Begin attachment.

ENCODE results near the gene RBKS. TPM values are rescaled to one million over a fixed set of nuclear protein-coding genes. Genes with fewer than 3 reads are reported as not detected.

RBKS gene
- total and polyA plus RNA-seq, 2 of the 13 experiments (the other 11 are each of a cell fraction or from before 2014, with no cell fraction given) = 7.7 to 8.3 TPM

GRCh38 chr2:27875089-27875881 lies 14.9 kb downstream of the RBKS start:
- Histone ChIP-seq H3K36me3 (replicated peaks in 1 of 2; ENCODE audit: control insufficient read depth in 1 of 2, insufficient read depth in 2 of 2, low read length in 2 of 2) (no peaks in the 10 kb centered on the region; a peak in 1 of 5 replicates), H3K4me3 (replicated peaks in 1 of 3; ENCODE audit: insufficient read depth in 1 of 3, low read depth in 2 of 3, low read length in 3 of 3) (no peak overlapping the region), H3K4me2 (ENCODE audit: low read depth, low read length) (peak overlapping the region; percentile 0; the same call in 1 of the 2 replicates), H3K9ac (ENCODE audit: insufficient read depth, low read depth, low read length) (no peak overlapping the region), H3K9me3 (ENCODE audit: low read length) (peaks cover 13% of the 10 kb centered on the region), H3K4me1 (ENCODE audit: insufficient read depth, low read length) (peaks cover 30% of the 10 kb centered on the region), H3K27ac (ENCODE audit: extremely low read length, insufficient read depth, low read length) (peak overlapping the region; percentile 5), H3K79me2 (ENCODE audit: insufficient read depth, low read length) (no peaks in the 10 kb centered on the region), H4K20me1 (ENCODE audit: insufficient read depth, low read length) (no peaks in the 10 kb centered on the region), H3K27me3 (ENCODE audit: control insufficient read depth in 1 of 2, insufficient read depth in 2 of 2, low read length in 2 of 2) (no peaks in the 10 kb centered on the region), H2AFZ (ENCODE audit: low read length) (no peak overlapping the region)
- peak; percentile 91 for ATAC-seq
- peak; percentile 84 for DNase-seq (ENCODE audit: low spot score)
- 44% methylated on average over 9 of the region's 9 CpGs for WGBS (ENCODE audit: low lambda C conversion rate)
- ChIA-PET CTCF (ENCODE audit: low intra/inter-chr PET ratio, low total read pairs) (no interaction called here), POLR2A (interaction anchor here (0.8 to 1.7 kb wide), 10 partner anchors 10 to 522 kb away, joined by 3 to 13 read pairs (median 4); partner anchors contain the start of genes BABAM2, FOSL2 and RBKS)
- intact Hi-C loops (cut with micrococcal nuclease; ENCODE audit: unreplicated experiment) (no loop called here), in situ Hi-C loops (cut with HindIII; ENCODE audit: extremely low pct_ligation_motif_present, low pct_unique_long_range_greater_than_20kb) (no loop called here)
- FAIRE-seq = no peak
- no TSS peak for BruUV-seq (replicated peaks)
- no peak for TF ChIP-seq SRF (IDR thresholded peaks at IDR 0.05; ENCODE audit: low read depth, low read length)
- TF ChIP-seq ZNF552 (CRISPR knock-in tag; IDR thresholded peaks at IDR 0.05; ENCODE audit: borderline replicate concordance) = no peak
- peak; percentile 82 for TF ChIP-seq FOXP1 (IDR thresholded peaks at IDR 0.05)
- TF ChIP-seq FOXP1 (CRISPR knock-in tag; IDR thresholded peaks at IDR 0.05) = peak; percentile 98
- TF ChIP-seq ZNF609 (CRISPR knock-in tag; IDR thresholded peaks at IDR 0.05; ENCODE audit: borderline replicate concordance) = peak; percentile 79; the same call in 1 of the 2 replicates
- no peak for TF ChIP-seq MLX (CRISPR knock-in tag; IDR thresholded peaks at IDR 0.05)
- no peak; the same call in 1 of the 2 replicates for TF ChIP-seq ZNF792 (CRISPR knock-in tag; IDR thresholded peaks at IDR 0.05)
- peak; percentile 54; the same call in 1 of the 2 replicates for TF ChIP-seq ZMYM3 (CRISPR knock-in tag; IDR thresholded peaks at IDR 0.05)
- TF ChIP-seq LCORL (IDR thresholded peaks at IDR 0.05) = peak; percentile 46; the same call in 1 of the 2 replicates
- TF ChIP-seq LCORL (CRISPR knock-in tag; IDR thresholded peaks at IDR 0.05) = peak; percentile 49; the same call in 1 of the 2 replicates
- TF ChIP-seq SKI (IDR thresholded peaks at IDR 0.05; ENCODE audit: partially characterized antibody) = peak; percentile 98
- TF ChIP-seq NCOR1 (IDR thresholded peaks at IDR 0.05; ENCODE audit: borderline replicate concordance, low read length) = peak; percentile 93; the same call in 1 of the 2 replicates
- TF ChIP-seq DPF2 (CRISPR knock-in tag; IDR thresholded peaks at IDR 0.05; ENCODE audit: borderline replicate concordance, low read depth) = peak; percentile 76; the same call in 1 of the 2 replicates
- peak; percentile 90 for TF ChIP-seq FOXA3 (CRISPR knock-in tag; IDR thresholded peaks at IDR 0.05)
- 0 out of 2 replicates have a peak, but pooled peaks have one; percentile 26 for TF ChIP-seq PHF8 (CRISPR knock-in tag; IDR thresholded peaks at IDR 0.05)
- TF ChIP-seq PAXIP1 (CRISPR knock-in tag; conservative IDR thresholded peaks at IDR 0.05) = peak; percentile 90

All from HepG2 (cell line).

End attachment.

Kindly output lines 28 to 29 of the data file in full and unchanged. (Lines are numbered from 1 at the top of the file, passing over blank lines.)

- TF ChIP-seq PAXIP1 (CRISPR knock-in tag; conservative IDR thresholded peaks at IDR 0.05) = peak; percentile 90

All from HepG2 (cell line).